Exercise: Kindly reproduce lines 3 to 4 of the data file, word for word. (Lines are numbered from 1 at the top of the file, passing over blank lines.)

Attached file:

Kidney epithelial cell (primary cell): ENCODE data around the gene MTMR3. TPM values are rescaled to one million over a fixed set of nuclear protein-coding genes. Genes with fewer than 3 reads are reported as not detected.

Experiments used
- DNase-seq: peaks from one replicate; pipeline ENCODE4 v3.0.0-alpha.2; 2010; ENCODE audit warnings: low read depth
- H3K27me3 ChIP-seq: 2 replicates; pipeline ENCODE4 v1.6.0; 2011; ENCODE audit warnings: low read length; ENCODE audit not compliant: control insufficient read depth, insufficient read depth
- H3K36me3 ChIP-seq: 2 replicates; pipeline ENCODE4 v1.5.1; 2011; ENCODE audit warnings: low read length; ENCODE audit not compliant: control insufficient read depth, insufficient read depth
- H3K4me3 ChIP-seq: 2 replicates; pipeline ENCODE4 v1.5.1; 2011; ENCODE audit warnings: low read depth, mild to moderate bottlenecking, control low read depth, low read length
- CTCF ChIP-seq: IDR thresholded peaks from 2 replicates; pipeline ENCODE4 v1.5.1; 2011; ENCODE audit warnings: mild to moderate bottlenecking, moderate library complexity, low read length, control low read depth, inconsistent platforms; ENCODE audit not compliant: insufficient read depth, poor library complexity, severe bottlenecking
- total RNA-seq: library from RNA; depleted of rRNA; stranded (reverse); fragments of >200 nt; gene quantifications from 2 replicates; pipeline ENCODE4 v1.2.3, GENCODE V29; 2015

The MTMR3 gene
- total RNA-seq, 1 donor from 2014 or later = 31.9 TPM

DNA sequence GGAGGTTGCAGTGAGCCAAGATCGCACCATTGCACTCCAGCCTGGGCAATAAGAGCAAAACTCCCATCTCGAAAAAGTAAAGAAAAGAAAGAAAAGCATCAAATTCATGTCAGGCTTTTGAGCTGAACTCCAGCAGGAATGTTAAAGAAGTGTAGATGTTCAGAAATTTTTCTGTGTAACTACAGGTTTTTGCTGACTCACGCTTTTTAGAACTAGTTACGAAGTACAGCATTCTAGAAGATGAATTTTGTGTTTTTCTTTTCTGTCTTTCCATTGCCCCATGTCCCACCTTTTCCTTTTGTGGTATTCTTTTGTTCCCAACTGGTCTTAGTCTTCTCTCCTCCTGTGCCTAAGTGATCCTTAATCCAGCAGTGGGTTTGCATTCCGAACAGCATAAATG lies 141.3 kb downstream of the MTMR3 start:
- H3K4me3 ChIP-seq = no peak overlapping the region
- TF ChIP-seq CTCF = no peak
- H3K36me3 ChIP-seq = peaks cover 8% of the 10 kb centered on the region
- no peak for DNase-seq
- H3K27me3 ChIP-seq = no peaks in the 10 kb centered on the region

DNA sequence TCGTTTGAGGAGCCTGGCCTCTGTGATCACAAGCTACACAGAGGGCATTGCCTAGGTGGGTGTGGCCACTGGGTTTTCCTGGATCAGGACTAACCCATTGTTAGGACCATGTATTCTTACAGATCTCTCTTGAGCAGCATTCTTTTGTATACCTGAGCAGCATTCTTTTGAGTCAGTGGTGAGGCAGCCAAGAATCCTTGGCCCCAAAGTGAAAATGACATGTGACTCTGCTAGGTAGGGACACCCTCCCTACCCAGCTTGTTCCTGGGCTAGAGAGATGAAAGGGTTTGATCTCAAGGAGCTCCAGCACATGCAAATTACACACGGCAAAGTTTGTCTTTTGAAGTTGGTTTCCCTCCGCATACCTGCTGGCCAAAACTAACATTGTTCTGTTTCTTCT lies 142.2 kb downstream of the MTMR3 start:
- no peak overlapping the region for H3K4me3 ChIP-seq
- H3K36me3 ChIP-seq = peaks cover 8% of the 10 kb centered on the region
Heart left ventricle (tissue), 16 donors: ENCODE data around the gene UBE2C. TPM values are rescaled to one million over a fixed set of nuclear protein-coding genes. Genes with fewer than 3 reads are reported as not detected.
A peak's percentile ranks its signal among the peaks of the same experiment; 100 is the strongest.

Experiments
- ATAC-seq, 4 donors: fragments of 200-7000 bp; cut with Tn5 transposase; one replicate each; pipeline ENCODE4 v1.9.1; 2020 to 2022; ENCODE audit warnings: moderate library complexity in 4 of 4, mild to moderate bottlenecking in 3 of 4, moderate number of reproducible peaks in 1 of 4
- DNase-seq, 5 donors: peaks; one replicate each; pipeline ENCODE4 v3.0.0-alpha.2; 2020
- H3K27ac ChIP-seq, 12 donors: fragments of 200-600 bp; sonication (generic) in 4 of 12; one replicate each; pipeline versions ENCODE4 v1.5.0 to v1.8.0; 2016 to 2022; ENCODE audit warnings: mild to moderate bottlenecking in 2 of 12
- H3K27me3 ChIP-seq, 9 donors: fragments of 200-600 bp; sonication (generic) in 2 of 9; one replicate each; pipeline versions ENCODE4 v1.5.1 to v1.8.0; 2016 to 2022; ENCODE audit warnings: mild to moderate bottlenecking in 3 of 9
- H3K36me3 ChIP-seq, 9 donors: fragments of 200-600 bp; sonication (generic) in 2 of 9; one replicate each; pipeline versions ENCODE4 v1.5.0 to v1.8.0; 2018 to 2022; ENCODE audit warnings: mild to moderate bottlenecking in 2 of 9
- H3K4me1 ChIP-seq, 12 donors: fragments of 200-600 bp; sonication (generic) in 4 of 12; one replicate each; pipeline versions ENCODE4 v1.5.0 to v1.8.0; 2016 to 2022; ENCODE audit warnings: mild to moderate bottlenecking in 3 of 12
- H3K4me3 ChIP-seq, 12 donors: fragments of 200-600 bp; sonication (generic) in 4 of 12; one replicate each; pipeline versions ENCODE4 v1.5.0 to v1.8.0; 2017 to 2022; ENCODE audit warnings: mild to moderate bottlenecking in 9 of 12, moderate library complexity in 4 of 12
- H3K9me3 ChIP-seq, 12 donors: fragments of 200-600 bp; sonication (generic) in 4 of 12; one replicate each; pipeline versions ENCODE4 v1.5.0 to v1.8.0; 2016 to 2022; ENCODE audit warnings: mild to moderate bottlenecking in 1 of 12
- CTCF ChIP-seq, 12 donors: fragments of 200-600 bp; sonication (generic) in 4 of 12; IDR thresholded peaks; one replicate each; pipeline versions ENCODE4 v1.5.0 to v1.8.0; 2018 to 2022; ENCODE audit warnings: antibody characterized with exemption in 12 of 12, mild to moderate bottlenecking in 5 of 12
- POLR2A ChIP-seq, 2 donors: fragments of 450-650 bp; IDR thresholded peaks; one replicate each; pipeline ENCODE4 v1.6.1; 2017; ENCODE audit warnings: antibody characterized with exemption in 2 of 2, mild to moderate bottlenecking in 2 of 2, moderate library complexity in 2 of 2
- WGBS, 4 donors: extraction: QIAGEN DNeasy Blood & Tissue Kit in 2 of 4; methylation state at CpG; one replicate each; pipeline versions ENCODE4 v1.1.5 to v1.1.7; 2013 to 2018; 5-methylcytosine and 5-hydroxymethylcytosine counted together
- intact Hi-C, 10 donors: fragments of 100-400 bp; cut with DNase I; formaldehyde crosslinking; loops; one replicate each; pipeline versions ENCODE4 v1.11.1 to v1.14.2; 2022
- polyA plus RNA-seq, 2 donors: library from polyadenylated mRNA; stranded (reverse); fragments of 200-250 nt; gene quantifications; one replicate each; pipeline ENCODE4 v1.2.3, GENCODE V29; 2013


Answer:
- DNase-seq: peaks from one replicate; pipeline ENCODE4 v3.0.0-alpha.2; 2010; ENCODE audit warnings: low read depth
- H3K27me3 ChIP-seq: 2 replicates; pipeline ENCODE4 v1.6.0; 2011; ENCODE audit warnings: low read length; ENCODE audit not compliant: control insufficient read depth, insufficient read depth